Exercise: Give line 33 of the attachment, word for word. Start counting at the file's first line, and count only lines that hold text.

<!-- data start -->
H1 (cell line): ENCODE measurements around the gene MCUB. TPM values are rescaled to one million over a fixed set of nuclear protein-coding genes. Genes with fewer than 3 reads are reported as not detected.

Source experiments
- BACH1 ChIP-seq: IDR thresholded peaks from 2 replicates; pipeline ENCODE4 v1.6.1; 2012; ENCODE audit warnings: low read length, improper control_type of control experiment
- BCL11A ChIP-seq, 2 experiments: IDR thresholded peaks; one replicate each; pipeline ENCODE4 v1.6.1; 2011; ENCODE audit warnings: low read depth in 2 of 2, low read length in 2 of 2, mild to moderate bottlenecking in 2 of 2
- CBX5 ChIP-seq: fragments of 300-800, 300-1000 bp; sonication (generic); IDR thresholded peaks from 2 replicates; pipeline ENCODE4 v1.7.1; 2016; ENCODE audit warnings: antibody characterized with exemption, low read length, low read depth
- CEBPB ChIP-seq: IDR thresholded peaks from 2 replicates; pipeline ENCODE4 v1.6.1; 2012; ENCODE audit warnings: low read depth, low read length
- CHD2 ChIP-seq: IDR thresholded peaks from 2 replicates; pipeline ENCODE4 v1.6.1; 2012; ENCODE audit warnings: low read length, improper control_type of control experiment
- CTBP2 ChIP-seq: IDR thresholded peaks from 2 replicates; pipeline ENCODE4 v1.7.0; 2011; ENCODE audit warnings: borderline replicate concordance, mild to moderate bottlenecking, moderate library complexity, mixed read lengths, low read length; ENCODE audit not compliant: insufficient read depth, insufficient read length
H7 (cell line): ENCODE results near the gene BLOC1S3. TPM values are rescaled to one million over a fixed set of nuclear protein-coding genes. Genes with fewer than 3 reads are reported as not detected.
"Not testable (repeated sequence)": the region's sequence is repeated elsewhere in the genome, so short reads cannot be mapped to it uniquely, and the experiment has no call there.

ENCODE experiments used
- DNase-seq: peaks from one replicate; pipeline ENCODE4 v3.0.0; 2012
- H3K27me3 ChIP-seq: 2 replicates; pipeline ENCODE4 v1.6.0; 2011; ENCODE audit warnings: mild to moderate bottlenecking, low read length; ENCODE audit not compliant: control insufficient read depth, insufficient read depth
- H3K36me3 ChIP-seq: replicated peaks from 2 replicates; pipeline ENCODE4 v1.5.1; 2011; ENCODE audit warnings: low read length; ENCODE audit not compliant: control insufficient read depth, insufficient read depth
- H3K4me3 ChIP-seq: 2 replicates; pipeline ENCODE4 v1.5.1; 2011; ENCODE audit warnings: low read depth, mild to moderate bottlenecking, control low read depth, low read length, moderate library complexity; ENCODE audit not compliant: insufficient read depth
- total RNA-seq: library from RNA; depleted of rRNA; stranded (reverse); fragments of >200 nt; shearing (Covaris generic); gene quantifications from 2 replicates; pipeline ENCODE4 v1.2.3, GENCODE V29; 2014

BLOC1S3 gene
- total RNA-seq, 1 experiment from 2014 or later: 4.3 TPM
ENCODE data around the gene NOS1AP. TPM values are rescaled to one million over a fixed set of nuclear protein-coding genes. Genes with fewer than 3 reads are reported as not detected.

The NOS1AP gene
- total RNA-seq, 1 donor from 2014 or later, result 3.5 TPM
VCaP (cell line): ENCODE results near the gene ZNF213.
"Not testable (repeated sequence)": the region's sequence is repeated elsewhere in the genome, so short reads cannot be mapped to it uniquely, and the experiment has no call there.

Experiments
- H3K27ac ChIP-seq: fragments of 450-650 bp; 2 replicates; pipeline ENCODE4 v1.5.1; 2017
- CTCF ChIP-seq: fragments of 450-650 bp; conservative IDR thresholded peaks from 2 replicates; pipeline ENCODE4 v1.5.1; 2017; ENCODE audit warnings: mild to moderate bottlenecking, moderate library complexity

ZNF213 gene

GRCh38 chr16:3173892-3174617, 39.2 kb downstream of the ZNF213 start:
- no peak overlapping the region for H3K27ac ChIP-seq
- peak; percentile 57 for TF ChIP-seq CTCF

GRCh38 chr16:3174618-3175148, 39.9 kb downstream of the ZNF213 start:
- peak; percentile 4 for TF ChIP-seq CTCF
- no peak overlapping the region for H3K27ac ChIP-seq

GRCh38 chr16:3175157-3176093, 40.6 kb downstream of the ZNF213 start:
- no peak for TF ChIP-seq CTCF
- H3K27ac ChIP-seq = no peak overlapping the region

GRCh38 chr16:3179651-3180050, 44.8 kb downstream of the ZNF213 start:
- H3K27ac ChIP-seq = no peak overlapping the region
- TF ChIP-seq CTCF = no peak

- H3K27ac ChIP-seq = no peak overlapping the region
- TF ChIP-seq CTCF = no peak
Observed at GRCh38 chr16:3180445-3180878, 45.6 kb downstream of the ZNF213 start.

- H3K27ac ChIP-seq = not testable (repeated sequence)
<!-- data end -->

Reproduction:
- no peak overlapping the region for H3K27ac ChIP-seq